South-by-South West is kicking off its annual media event featuring some of the most talked about artists currently in the spotlight (in both music and films) – including rappers Kendrick Lamar and Trinidad James.
Even established networks like MTV are taking the opportunity to launch new programming at SXSW, which kicks off in Austin, Texas on Friday.
But Latino artists, particularly Uruguayans, are also set to make a big splash at this year’s music and film festival. Not one or two but seven Uruguayan artists and bands will be performing in the “Sonidos de Uruguay” showcase.
Mexicans usually have a strong presence at SXSW, which features emerging artists. But this year, the tiny country of Uruguay seems to be taking over the festival’s music scene.
Carlos Rivera, a music professor at the University of Miami, says that the overload of Uruguayan artists resembles the “grunge era” in music in the early 90s.
“There's always this great time in music when a kind of style takes on and becomes a movement,” said Rivera. “In 1992, we saw the grunge era movement was all these bands from Seattle were coming out like Nirvana and Alice in Chains.”
Rivera said there are artistic “power players” who think that Uruguayan tunes will soon have a big place on the musical map.
“There is this awareness,” he said. “The fact that you can listen to an Uruguayan band, it is the birth of something new. And there’s a lot of interest in pop in general validating music as an art form.”
These artists include Grammy award-winning band El Cuarteto de Nos, duo Campo and rock star Max Capote, whose music emulates 60s Motown with a hint of Amy Winehouse.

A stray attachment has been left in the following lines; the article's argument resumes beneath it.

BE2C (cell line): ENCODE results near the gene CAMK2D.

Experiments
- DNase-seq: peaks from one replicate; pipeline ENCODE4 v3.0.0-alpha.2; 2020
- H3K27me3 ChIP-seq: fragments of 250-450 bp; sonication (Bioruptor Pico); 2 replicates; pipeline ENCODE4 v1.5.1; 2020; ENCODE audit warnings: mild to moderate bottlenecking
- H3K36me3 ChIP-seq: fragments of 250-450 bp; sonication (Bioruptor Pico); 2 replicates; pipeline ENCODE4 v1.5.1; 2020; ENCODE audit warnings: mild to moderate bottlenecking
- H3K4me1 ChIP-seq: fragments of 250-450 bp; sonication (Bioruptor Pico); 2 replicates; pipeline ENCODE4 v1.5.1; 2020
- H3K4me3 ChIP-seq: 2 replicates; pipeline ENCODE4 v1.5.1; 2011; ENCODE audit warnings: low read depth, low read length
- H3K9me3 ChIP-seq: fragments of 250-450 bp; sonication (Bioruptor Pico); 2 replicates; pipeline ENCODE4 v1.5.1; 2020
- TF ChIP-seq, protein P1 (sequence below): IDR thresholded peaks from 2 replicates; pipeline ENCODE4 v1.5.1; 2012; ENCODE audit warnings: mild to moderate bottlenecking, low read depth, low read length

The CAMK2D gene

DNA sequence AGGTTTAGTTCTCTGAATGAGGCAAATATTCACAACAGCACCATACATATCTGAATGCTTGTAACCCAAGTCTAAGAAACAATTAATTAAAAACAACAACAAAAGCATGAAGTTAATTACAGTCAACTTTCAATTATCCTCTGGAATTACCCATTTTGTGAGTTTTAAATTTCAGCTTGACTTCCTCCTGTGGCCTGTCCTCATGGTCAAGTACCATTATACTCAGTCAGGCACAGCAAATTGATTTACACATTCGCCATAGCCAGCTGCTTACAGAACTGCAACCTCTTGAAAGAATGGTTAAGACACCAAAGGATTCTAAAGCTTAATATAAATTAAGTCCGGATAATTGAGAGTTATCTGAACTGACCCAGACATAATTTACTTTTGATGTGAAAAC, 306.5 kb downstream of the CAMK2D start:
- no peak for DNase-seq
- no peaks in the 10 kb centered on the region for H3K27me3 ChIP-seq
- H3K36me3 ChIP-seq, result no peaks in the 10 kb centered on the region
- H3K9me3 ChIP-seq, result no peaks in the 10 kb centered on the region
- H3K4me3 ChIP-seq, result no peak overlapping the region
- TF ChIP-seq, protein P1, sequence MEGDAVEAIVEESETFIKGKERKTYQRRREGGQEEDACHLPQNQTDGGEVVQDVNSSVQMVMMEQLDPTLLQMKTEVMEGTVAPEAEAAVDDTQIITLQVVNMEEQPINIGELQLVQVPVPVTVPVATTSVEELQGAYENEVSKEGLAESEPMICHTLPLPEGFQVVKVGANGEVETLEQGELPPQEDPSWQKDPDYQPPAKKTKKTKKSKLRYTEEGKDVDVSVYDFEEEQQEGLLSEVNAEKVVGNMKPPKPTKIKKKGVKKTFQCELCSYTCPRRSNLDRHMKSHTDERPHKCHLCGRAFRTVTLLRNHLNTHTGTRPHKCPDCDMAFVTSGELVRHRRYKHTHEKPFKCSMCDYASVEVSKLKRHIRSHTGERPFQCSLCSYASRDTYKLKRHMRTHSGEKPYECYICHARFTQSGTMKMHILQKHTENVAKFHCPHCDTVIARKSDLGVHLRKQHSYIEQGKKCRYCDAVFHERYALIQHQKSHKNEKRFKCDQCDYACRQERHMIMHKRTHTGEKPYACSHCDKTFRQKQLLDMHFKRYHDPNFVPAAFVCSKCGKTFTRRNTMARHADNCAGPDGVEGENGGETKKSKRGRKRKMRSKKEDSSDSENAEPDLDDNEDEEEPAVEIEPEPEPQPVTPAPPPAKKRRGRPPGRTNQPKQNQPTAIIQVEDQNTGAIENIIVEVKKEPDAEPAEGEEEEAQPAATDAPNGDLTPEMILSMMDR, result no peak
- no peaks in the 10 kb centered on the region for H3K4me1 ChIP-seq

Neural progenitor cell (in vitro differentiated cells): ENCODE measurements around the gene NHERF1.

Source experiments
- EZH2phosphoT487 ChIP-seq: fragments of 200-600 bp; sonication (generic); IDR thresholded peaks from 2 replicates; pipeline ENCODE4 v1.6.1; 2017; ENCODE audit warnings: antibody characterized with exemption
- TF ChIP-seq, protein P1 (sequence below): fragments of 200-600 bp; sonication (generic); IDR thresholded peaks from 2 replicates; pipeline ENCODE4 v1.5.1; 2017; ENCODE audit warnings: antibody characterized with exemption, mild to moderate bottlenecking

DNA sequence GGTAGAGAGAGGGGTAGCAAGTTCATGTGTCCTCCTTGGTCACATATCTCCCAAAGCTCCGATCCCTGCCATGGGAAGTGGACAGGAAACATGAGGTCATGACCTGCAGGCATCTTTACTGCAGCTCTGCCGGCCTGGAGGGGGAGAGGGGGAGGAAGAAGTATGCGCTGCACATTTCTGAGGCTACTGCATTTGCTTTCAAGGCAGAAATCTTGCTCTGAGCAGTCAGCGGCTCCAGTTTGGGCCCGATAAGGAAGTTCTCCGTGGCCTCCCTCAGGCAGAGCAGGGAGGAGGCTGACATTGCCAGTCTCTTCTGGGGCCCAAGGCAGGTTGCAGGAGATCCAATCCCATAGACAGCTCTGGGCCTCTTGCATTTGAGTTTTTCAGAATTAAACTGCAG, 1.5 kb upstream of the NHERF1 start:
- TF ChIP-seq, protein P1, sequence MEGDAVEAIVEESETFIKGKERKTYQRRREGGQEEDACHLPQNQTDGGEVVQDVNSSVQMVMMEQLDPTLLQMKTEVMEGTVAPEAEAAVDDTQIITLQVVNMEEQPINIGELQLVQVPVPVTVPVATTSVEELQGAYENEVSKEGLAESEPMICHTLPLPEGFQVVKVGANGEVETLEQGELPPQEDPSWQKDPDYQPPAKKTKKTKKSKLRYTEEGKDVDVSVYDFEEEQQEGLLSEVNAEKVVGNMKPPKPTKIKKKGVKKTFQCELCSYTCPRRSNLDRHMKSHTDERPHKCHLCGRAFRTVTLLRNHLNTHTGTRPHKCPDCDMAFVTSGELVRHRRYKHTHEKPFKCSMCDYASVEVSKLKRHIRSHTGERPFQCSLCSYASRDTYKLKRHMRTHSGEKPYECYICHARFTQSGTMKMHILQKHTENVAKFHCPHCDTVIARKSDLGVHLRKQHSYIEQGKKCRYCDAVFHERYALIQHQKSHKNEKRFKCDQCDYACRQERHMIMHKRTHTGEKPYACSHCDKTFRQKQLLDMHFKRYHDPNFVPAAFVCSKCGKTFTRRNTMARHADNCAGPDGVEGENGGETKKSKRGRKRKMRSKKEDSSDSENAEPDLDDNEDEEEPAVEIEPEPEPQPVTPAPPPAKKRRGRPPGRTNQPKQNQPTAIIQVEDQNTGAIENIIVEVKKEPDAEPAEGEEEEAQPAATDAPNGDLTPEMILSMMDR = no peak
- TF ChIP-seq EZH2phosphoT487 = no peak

Capote tells Fox News Latino that he feels “the world has turned its attention to Uruguay” – in part, he said, because of its rich folk music and intriguing genres.
Elena Rodrigo, a rep for “Sonidos de Uruguay,” told Fox New Latino in a statement that 88 percent of the South American country’s population comes from European countries, like Spain, Italy and France, which is why tango and milonga are a big influence in the music. According to AdWeek.com, SXSW is expecting a whopping 28,000 attendees, an increase of 3,500 from last year and 9,000 more than in 2011.
Juan Campodonico, the Campo’s co-founder, said music from Uruguay is unique.
"Our music is very open platform to experiment," he said, adding that audiences will get to learn about "cumbia from the south" referring to a genre made popular in Colombia.
Like Lamar and James, El Cuarteto de Nos – deemed Uruguay’s oldest band – will be rapping and showing off their fused sounds of Spanish hip-hop and rock, along with Daniel “Tatita” Márquez, known as one of Uruguay’s best electronic percussionist. Malena Muyala will be spicing SXSW with tango and waltz.